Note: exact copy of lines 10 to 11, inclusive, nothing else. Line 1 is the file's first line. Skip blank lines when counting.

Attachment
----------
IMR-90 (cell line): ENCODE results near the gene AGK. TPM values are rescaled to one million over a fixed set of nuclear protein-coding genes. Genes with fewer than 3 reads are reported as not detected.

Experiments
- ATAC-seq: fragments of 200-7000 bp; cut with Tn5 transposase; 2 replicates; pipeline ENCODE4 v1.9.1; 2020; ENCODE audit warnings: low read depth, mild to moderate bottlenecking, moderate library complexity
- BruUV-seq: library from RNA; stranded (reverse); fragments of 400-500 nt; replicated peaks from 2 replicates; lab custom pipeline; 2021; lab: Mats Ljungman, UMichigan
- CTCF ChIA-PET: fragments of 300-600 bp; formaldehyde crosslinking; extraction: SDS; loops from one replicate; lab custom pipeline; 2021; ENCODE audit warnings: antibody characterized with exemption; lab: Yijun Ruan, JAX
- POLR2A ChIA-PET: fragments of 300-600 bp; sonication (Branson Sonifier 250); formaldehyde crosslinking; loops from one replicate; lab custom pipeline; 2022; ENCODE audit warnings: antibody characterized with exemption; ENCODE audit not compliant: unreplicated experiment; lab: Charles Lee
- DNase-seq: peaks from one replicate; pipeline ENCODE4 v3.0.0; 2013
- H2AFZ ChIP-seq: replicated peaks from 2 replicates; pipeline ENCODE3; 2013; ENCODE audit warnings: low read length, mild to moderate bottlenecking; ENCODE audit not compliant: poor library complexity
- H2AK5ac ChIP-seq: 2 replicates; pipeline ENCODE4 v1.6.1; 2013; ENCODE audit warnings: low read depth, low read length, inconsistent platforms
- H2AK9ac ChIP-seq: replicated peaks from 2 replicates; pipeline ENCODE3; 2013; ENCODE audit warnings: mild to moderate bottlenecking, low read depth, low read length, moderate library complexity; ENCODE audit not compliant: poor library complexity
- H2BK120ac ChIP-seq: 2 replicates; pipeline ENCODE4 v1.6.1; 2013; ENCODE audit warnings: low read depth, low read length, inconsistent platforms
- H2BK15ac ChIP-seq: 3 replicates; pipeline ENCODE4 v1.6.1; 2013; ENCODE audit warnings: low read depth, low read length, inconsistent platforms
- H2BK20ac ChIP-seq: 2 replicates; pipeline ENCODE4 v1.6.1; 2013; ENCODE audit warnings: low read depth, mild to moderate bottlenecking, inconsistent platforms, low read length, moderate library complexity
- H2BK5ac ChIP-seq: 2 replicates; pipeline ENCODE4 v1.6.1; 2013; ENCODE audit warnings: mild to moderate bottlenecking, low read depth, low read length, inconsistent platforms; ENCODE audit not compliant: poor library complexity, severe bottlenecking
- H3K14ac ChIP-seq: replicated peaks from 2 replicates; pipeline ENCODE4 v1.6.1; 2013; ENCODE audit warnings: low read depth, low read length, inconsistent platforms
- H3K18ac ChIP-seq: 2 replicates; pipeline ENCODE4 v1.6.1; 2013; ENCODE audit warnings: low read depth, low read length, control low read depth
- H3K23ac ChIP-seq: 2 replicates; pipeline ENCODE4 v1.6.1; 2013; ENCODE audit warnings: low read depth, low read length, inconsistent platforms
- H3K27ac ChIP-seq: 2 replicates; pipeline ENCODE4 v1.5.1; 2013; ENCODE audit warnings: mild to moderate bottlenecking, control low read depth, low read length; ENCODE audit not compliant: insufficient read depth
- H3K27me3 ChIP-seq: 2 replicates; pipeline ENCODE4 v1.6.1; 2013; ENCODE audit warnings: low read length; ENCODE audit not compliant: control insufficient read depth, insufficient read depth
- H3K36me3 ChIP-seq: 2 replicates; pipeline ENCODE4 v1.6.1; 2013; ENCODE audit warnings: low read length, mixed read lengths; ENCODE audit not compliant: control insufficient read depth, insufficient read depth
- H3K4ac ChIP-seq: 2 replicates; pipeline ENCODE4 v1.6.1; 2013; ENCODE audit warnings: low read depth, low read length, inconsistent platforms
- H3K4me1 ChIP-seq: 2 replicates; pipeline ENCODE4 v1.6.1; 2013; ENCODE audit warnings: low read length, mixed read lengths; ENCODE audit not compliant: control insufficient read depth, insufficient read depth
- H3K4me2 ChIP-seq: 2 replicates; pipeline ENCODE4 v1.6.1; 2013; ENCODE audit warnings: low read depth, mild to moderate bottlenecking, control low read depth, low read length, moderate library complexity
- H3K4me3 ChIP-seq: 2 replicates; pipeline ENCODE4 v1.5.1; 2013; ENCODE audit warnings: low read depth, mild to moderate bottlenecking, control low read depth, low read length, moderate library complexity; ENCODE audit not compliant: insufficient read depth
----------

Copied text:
- H2AK9ac ChIP-seq: replicated peaks from 2 replicates; pipeline ENCODE3; 2013; ENCODE audit warnings: mild to moderate bottlenecking, low read depth, low read length, moderate library complexity; ENCODE audit not compliant: poor library complexity
- H2BK120ac ChIP-seq: 2 replicates; pipeline ENCODE4 v1.6.1; 2013; ENCODE audit warnings: low read depth, low read length, inconsistent platforms